With temperatures expected to reach into the low 70s yesterday, I knew it could be one of my final chances to take Little Minnow out for a fall foliage cruise. So I set out yesterday and put in on the lake at one of my hometown's boat launches.
I've learned from experience that one can look mighty foolish getting into a kayak in shallow water, only to find yourself unable to move because the hull of the kayak is wedged on the water's bottom. Unless you have a boating companion who can push you out, you really need to wade into deeper water so the kayak is truly floating before you get in. So, because I knew I would get wet, I wore a pair of sweatpants with those elasticized cuffs on the bottoms. I scrunched them up to my knees before wading in. I was expecting freezing cold water, but in truth, the air temperature was so warm it didn't bother me.
Once on the lagoon that leads out to the lake, I can only say the view was exquisite. It reminded me of a John Denver song.
Like a night in the forest
Like the mountains in springtime
Like a walk in the rain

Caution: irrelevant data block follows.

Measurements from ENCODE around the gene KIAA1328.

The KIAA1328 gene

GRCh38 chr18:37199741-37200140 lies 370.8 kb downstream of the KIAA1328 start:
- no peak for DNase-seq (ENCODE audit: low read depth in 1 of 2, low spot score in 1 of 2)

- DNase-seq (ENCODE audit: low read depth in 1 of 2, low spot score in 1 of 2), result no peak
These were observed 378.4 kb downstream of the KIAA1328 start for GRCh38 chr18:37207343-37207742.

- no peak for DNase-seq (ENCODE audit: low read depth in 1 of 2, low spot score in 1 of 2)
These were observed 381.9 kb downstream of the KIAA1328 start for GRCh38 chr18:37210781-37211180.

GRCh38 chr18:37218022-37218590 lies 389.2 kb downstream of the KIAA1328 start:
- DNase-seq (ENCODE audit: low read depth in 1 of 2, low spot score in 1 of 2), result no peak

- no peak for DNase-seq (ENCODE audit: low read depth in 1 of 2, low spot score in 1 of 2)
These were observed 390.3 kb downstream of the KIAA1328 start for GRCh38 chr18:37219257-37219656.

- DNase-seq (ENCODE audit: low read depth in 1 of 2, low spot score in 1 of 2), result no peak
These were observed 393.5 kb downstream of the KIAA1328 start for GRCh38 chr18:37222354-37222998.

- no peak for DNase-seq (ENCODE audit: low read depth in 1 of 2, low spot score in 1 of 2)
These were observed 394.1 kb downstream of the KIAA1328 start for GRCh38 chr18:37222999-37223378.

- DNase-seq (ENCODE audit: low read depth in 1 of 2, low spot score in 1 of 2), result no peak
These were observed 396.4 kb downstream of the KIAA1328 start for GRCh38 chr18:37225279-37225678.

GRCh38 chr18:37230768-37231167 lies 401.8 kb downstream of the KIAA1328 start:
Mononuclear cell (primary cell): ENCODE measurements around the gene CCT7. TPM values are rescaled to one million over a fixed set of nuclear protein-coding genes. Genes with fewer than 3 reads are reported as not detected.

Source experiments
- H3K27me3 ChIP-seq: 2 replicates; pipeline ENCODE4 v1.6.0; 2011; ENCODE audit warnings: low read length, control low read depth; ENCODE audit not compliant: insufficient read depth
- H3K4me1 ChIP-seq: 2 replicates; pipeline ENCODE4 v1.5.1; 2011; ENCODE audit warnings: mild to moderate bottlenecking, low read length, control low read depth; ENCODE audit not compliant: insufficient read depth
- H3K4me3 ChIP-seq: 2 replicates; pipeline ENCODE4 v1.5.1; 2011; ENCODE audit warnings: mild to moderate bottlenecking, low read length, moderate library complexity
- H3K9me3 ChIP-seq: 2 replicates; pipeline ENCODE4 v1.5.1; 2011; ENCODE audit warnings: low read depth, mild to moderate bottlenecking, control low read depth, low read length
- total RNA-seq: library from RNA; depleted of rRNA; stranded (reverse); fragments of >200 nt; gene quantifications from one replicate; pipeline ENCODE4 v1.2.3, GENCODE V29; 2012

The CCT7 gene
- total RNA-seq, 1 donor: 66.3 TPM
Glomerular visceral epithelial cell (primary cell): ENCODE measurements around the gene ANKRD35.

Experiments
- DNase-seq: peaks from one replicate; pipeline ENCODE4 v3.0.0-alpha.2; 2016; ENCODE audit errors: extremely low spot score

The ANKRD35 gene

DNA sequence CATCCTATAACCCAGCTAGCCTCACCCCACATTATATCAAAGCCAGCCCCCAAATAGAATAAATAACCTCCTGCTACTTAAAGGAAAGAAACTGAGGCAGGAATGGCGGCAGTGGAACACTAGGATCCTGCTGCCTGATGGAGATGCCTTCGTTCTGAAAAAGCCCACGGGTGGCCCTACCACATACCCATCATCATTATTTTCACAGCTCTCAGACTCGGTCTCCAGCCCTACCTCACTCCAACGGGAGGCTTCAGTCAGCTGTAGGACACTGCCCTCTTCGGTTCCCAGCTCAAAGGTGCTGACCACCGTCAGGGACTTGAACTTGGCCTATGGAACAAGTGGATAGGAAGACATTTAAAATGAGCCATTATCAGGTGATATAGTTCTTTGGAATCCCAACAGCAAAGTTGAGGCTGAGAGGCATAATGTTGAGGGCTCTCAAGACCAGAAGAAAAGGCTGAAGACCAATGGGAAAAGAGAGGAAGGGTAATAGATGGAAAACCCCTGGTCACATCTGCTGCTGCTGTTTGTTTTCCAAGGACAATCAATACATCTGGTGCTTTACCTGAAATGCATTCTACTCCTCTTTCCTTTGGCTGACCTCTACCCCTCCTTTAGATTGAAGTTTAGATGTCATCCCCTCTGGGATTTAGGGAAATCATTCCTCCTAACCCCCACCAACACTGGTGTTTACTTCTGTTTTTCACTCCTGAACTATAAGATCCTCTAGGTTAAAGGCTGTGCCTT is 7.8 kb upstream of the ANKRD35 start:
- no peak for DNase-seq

Like a storm in the desert
Like a sleepy blue ocean
You fill up my senses
The lake really did fill up my senses. A warm breeze riffled through low hanging tree branches and sent cascades of leaves floating down to the water's surface. That's what I heard, too...the wind in the trees and acorns raining down, some of them plunking into the water. Even the air seemed incredibly fresh and clean.
Once through the lagoon and on the lake, I decided to head south toward the dam, hugging the shoreline. The rhythmic sound of my paddles dipping into the water put me in a meditative state as I gazed upon the birch, beech, hemlocks, maples and mountain laurel with their impressionist-like palette of rust, gold, rose, red and amber foliage.
One or two motor boats made a few passes down the middle of the lake, creating broad swells that smacked against the banks of the lake. I thought it ironic that these same boaters, who evidently enjoy being on the water as much as I do, could be so disrespectful of the environment. There was quite a bit of floating debris, all of it plastic. I fished out about a dozen objects ranging from a motor oil bottle to bait containers, along with the usual food and beverage containers.
When I neared the dam, I turned round and headed back from whence I came. I considered crossing over to the other side of the lake, but in truth I was afraid of getting mowed down by one of the motor boats patrolling up and down. Kayaks are low-lying boats and I doubt you'd even catch my profile in the bright sun, doing about 30 mph, until you were practically on top of me.
So I contented myself with the same view, only in reverse. It was a picture-perfect day, so no regrets.
The cost of a kayak, roof rack, life vest, paddle, anchor, and assorted pulleys and ties about 5 years ago? About $1,500. Two-and-a-half hours out on the water in late October? Priceless.
One Last Kayak Trip
October 23rd, 2009 at 11:19 am